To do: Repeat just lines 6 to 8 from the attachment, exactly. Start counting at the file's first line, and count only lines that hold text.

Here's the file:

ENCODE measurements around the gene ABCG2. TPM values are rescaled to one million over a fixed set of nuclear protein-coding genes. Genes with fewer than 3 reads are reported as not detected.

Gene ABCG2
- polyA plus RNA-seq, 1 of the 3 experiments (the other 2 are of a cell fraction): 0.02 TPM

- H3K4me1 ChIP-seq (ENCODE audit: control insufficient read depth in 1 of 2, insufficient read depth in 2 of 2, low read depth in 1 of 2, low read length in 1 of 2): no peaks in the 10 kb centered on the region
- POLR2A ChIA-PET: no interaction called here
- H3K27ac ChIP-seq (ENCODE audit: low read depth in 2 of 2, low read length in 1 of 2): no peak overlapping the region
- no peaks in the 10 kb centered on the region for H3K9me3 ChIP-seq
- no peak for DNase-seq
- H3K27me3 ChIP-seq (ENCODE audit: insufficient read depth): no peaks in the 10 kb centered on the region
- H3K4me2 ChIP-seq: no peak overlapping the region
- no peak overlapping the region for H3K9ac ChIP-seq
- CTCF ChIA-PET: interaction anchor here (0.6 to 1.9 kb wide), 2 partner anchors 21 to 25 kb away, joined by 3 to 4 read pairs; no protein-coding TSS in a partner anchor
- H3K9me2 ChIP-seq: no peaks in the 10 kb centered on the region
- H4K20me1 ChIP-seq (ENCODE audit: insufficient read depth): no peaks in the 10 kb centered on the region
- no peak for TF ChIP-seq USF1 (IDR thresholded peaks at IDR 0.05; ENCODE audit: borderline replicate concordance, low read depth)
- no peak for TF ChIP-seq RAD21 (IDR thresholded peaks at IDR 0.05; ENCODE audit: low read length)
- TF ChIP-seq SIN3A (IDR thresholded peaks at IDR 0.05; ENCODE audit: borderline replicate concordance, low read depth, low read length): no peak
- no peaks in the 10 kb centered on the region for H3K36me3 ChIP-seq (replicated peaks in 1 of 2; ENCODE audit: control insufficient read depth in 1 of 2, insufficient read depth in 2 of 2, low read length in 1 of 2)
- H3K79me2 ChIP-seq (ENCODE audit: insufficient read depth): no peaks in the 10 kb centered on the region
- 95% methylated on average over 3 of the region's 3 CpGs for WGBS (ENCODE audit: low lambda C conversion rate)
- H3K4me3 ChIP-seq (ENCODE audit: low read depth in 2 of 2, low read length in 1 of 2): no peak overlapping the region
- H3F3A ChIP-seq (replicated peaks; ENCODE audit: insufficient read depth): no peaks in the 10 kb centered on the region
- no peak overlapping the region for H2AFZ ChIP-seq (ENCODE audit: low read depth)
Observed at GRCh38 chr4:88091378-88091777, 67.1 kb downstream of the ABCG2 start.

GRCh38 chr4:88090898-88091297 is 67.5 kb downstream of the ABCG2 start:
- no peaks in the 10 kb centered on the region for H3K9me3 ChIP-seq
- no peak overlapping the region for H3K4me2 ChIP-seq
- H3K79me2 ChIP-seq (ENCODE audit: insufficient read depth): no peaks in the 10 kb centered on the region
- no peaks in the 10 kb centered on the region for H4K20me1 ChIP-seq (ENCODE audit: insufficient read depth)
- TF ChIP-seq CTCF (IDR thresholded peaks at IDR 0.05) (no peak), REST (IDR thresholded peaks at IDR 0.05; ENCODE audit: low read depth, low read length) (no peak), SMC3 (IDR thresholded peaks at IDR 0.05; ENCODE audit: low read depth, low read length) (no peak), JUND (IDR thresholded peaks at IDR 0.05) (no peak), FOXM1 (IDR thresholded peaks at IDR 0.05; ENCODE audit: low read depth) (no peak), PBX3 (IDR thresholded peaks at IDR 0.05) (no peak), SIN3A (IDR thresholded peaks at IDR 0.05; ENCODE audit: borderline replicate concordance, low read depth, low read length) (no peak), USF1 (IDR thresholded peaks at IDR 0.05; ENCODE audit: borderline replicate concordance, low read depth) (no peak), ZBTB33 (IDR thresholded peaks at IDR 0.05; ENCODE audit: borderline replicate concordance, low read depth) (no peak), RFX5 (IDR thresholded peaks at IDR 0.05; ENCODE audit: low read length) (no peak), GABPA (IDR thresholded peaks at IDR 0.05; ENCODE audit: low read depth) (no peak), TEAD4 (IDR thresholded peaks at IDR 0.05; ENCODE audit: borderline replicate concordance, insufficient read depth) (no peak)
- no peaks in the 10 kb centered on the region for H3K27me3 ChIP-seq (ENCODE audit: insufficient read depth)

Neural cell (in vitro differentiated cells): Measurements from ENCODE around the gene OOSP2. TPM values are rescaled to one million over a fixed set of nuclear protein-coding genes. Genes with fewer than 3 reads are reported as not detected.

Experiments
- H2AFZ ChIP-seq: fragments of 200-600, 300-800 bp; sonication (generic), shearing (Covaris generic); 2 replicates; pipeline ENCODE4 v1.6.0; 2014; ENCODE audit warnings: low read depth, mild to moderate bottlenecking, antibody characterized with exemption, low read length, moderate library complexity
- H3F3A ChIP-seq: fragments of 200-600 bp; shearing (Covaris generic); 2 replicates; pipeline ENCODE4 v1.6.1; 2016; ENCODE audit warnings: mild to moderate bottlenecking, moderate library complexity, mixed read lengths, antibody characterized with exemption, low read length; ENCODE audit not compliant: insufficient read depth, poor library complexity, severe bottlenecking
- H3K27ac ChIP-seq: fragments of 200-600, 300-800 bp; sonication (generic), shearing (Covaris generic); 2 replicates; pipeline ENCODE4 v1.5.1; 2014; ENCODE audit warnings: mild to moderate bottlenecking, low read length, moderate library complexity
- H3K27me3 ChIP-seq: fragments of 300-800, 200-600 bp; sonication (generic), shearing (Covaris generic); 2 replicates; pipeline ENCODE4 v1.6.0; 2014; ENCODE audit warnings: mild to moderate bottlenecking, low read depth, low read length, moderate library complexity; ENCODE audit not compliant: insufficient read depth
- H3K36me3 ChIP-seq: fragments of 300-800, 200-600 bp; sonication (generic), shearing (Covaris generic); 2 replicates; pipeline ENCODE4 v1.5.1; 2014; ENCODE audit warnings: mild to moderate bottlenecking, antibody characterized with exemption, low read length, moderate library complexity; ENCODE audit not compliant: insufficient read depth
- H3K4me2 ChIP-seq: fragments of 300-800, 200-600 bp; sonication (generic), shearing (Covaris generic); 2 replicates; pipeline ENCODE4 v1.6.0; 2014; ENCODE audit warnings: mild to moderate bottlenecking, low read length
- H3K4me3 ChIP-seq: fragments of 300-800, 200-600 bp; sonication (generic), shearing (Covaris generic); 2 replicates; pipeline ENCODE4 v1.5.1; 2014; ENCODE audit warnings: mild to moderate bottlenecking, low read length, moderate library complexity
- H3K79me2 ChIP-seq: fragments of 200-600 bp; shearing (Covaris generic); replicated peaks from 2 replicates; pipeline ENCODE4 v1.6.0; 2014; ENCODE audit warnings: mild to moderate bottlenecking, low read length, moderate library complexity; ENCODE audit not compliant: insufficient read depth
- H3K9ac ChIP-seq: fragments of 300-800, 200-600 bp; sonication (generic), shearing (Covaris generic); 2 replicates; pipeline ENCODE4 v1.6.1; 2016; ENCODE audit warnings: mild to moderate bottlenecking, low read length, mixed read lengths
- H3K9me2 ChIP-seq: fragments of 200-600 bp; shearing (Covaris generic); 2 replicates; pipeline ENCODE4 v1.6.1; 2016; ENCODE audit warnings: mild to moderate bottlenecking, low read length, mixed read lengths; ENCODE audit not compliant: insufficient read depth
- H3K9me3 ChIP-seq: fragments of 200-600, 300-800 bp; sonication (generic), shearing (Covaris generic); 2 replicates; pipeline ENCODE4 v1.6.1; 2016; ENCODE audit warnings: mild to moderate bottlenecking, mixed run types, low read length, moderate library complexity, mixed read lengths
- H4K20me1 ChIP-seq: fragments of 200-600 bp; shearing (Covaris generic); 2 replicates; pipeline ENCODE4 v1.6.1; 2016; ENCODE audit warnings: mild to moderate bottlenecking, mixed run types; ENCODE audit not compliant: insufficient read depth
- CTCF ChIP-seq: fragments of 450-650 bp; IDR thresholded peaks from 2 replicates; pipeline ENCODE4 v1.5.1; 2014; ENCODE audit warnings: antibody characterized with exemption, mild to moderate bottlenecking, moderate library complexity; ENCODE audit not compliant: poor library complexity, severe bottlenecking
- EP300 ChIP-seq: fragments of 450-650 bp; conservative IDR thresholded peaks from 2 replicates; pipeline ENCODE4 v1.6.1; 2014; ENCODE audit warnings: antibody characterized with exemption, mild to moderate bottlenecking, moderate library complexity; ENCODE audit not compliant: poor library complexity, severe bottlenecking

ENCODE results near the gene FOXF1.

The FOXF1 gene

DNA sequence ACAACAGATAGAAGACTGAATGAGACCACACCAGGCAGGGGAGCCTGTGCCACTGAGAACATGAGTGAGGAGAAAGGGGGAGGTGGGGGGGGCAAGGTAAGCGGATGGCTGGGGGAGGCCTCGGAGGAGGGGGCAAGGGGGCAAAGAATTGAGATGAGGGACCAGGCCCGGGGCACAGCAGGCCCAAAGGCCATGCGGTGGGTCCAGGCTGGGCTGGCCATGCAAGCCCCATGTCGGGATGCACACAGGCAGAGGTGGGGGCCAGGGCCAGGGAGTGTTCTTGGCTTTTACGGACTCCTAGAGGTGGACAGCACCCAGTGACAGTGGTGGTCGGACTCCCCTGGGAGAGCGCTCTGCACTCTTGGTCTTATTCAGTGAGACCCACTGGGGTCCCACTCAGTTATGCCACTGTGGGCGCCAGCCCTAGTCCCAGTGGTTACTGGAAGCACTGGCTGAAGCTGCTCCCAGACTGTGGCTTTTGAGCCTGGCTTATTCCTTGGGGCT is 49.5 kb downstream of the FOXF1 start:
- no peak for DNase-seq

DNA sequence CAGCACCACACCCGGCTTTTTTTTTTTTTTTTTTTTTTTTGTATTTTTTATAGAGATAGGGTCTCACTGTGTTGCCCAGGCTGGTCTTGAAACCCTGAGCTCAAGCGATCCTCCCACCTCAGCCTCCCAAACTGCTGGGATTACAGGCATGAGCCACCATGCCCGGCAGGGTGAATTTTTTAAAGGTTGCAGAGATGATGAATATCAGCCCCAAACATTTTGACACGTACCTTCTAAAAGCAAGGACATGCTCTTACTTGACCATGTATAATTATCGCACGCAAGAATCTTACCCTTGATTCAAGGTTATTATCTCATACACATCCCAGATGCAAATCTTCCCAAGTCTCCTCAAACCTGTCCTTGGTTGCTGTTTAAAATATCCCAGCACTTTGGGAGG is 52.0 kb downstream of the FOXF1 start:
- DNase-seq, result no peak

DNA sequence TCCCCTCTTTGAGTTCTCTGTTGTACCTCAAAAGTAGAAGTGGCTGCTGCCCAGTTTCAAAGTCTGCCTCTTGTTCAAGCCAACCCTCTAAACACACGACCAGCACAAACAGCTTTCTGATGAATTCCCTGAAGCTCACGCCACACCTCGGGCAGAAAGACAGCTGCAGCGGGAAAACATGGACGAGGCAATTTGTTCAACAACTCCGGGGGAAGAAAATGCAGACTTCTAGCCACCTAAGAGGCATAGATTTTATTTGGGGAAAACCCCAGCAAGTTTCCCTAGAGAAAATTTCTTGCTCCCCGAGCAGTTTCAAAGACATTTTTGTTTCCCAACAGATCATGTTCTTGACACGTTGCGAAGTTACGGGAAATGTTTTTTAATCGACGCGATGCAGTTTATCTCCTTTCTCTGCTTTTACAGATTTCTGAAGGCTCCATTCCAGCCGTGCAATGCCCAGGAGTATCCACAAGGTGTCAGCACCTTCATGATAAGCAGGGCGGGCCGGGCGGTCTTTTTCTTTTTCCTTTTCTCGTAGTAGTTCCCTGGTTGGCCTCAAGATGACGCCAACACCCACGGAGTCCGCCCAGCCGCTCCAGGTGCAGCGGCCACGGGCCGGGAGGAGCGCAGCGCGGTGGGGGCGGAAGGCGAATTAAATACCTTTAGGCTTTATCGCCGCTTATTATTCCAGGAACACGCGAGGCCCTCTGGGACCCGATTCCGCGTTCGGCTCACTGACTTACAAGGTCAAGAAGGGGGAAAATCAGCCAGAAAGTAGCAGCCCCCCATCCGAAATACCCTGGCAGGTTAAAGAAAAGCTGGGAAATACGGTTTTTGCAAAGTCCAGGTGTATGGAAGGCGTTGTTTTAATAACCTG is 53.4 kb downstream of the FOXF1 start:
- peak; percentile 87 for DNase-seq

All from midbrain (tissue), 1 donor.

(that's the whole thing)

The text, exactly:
- H3K27ac ChIP-seq (ENCODE audit: low read depth in 2 of 2, low read length in 1 of 2): no peak overlapping the region
- no peaks in the 10 kb centered on the region for H3K9me3 ChIP-seq
- no peak for DNase-seq